Welcome to the Year of the Dragon and Why We Remain Cautious on China

“Bulls make money, bears make money, and pigs get slaughtered.” -Old Wall Street saying


We already had our New Year here in the United States, but the Chinese New Year begins on February 10th and with it the Year of the Dragon. The Dragon is very important in Chinese culture and it will be quite the celebration. Although we would never suggest investing based on the zodiac signs, it is fun to note that the Year of the Dragon has historically been fairly strong for stocks, although stocks really did like the current Year of the Rabbit, which is set to end soon.

There are 12 Zodiac signs in the following order: Rat, Ox, Tiger, Rabbit, Dragon, Snake, Horse, Goat, Monkey, Rooster, Dog, and Pig. Each sign is named after an animal, and each animal has its own unique characteristics. Someone born during the Year of the Dragon tends to partner well with an Ox or Rooster and tends to be philosophical, organized, intelligent, intuitive, elegant, attentive, and decisive.

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Since the Chinese New Year typically starts between late January and mid-February, we looked at the 12-month return of the S&P 500 Index starting at the end of January dating back to 1950. And wouldn’t you know it? The Year of the Dragon has been up five out of six times and up a median of 11.5%. But if you look closer below, you’ll notice that stocks see double digit returns only every other appearance of the Year of the Dragon, which could mean this time it’s due for a breather.

Here’s how all 12 signs have done since 1950. Turns out the Year of the Goat has the strongest returns, but you’ll have to wait till 2027 to see that one again. More bad news—the Year of the Snake is the worst performer and that takes place after the Dragon next year. Lastly, we found it amusing that animals with horns saw some of the best returns, while a slimy reptile like the snake or a dirty little rat saw the worst. Given Dragons have horns, maybe this will be a nice year for the bulls?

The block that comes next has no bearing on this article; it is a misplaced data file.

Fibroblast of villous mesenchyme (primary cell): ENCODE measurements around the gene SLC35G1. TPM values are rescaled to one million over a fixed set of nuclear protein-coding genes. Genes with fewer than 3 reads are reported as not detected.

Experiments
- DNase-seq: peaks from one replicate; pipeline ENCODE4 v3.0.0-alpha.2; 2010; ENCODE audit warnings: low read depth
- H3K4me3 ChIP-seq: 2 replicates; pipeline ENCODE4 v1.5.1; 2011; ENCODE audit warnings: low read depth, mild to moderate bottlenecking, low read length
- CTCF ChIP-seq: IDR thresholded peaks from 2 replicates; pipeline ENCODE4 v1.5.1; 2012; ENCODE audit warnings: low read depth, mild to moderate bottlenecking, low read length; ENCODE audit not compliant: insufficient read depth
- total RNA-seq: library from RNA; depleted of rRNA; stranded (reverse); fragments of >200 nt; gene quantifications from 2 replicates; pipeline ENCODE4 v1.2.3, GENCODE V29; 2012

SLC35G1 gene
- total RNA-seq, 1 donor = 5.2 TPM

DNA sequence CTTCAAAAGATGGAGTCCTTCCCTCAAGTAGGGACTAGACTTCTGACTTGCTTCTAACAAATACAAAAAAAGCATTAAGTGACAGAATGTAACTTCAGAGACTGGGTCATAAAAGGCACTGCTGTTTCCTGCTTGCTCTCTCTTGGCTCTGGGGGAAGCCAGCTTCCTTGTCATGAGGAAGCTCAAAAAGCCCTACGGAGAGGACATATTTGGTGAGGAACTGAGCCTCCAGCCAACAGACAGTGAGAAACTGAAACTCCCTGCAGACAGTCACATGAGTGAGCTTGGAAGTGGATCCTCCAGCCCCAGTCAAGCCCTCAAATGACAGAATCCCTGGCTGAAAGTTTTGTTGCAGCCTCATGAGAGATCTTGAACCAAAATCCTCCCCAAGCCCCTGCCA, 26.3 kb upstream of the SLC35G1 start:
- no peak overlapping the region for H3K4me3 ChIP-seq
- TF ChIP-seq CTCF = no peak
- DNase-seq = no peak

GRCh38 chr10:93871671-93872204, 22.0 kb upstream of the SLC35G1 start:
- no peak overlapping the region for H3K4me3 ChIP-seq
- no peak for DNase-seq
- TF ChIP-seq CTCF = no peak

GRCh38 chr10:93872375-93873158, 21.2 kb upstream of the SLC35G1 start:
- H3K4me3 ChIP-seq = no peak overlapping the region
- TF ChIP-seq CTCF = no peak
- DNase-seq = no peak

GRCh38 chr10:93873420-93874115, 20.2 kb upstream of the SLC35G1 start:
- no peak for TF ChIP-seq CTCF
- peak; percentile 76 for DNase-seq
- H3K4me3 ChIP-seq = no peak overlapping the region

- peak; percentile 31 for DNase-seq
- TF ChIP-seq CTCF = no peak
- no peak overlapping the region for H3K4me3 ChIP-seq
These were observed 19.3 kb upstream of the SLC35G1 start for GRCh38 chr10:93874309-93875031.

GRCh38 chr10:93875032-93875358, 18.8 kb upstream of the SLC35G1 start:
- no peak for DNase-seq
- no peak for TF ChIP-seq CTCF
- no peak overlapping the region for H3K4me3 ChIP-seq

Similar to the Super Bowl Indicator, we would NEVER suggest you invest based on things like who wins the Super Bowl, signs of the Zodiac, how many times they show Taylor Swift on Sunday, or whether Travis Kelce proposes to her after the game. Still, it is fun to look at once a year!

Regarding China, we have been underweight emerging markets (EM) for more than a year now, mainly due to our overall concerns about China, which currently makes up about 25% of the MSCI EM Index.

China’s economic growth has been slowing and incredibly, US nominal GDP grew more (5.8%) last year than China’s (5.0%). Virtually no one had that on their bingo card this time a year ago. Much of China’s economy is based on investment spending (43% of GDP) compared with the US, which is mainly consumer based (nearly 70% of GDP is consumer spending). Given much of China’s investment is based on real estate and debt, the ongoing property investment crash in China will continue to hinder any recovery. In fact, property investment was down 10% last year, compared with up 10% in 2018 and 2019 before the pandemic.

Here are some stats from Sonu Varghese, Global Macro Strategist, on China’s real estate issues:

  • In March 2021, China was building residential property at a rate of 1.71 billion square meters per year.
  • That was cut in half, to ~ 881 million square meters, by December 2022.
  • As of October 2023, it’s been cut by another 20%, to 699 million square meters.

Additionally, China has a lot of debt (so does the US), but most of their debt is private debt, which can be a much bigger issue than public debt (like the $34 trillion our government has racked up).

More from Sonu on this:

  • Significant amounts of private debt are actually more detrimental than public debt, and a big risk factor, for an economy.
  • Private debt is serviced with revenues from business operations.
    • If there’s a slowdown, private sector revenues contract.
    • The contraction is even more severe if there is leverage.
    • That is what happened in the US in 2008 (high household debt) and in 2001 (high corporate debt).

Thanks for reading. For more of our of latest views on the bull market, economy, Fed, and Super Bowl predictions, please listen to our podcast or watch the latest Facts vs Feelings podcast with Sonu and me below.


For more of Ryan’s thoughts click here.


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